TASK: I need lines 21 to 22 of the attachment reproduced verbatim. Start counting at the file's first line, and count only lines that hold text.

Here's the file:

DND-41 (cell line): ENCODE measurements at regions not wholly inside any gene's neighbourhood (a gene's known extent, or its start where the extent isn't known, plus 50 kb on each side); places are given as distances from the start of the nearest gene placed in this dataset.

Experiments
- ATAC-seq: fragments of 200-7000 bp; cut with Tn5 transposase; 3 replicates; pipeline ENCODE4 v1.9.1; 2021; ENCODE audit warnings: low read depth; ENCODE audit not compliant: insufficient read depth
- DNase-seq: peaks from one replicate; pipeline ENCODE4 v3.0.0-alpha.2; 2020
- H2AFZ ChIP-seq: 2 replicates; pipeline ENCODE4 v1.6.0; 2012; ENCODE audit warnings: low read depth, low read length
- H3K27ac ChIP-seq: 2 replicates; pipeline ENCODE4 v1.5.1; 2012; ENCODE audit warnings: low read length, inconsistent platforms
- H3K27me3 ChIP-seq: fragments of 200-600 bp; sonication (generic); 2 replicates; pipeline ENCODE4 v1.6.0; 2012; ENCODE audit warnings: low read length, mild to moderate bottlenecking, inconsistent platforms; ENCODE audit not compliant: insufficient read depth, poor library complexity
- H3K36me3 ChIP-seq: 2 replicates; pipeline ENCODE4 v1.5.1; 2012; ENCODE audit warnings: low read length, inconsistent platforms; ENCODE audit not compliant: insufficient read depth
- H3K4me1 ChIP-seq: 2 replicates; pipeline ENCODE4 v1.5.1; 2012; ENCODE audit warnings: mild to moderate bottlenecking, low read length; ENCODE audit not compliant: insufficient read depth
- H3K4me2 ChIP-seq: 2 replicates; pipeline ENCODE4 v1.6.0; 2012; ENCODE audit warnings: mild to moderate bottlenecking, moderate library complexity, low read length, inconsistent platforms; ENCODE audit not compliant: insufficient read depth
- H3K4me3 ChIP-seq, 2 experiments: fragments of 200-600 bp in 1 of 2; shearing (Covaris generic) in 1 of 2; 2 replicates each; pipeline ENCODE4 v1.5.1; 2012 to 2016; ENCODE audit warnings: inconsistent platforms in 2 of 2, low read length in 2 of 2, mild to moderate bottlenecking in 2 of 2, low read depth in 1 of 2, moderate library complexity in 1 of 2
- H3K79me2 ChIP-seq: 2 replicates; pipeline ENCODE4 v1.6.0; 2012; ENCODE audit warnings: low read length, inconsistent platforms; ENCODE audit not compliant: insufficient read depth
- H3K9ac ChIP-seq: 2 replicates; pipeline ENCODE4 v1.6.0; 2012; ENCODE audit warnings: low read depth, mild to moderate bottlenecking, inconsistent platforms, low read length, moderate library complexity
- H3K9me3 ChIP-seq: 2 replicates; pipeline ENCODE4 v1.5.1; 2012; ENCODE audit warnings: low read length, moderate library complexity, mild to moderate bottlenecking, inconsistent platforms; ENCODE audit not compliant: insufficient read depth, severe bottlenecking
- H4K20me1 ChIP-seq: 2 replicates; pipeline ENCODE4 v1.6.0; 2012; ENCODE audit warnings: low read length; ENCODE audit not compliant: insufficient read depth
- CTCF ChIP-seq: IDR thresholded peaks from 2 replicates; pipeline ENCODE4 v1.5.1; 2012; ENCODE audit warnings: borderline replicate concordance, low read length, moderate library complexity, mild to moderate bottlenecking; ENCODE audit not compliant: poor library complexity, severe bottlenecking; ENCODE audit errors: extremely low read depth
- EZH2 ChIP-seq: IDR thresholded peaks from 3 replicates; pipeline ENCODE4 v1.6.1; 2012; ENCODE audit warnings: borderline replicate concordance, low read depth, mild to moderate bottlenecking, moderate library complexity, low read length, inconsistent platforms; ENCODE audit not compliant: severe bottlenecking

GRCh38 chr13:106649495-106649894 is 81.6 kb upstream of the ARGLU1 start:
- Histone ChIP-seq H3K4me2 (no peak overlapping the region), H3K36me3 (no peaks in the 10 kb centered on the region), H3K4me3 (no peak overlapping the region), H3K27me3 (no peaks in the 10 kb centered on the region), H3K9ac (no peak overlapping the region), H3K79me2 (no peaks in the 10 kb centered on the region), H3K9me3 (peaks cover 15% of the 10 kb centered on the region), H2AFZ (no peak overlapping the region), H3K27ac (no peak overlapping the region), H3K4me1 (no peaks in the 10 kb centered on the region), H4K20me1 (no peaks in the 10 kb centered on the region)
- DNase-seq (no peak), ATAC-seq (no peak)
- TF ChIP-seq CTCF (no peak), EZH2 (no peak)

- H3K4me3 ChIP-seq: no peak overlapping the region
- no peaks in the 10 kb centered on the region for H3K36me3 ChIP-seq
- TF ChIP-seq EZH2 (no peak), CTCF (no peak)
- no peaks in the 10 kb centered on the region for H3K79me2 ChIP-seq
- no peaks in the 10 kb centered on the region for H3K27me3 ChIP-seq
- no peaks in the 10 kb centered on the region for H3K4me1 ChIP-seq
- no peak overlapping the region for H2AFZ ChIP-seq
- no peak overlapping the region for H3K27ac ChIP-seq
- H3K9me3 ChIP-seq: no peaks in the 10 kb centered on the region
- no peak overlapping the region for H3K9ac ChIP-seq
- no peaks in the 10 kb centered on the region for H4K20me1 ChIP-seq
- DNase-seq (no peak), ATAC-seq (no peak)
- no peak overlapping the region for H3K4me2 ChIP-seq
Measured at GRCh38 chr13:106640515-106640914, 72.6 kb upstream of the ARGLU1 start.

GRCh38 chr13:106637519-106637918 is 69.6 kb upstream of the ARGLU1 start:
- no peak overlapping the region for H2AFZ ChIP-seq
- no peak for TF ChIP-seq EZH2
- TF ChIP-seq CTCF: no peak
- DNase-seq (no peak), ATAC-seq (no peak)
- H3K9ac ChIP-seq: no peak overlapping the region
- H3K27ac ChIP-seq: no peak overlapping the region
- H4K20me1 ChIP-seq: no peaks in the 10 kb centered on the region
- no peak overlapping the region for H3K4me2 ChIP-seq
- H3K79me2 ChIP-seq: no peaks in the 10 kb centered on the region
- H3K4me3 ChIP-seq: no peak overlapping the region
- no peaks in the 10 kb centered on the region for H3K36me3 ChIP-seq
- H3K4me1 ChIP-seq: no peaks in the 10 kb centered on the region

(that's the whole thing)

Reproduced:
- TF ChIP-seq CTCF (no peak), EZH2 (no peak)

- H3K4me3 ChIP-seq: no peak overlapping the region